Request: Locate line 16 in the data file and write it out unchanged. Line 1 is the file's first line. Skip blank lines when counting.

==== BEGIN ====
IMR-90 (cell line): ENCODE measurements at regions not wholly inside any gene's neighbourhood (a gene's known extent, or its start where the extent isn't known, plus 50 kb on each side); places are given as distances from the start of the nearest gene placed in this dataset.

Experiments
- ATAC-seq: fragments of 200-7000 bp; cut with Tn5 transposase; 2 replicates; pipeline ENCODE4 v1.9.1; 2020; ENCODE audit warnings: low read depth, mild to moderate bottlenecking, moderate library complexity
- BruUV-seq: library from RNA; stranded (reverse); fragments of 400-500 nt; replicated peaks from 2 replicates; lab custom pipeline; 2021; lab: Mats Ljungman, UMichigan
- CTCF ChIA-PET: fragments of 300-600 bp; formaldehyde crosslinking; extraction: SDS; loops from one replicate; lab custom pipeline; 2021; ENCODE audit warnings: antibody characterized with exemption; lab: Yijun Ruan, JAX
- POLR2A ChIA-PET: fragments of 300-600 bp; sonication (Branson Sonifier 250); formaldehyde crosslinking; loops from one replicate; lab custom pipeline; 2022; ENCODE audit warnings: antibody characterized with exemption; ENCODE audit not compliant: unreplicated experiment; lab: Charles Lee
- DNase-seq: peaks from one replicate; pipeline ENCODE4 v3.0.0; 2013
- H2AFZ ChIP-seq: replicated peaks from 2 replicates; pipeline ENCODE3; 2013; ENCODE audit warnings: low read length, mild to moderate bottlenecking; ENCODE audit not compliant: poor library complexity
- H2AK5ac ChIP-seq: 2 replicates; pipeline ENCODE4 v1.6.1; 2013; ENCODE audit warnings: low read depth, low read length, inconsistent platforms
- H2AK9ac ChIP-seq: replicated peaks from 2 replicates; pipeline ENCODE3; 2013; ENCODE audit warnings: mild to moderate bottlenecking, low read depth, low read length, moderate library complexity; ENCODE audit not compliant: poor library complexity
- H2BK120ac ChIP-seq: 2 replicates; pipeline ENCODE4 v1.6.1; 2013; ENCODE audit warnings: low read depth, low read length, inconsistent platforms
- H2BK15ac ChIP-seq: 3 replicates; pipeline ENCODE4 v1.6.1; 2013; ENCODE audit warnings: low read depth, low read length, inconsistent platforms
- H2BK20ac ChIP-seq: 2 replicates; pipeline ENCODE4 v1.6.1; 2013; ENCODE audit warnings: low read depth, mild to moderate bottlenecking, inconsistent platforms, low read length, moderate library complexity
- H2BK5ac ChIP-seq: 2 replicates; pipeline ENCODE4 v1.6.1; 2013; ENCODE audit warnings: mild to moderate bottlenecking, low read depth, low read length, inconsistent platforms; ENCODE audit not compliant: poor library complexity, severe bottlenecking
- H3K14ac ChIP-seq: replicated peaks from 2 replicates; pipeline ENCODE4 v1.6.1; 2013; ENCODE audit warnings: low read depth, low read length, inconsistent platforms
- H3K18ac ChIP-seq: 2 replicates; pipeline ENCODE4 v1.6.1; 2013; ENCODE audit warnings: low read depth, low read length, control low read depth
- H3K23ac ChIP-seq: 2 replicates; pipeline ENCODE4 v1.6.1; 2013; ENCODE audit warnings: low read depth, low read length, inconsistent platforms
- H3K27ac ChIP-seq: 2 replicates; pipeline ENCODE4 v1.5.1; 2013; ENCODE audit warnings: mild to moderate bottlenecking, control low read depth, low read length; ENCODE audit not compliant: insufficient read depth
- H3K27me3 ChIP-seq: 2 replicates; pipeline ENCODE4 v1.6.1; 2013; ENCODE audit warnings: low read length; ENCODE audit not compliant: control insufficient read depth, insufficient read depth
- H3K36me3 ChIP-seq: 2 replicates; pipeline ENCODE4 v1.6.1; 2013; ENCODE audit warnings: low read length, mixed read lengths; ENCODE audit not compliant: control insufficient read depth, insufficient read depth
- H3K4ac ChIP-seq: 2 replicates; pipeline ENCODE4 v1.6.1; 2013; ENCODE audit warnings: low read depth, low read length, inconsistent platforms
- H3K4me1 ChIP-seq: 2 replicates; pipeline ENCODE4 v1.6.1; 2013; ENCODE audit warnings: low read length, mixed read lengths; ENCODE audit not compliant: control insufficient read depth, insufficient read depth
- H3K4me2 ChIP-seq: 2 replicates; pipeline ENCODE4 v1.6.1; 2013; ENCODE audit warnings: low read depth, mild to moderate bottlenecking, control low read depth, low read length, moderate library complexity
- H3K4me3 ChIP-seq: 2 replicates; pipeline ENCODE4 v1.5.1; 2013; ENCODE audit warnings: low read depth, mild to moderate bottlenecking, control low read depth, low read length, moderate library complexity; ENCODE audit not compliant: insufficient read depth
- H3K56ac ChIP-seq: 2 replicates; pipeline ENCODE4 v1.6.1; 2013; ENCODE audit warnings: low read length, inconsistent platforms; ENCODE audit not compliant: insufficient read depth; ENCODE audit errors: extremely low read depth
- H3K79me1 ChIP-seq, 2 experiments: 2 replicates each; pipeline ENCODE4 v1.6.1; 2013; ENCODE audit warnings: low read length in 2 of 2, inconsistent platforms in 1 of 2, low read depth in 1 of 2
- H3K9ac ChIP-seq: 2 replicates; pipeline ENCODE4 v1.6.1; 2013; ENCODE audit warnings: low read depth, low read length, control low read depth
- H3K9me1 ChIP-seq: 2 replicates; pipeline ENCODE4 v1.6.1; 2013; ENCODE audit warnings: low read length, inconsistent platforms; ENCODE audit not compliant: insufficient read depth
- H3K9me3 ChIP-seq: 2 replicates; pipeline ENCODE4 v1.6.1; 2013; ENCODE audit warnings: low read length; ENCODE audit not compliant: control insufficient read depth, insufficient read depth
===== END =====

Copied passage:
- H3K18ac ChIP-seq: 2 replicates; pipeline ENCODE4 v1.6.1; 2013; ENCODE audit warnings: low read depth, low read length, control low read depth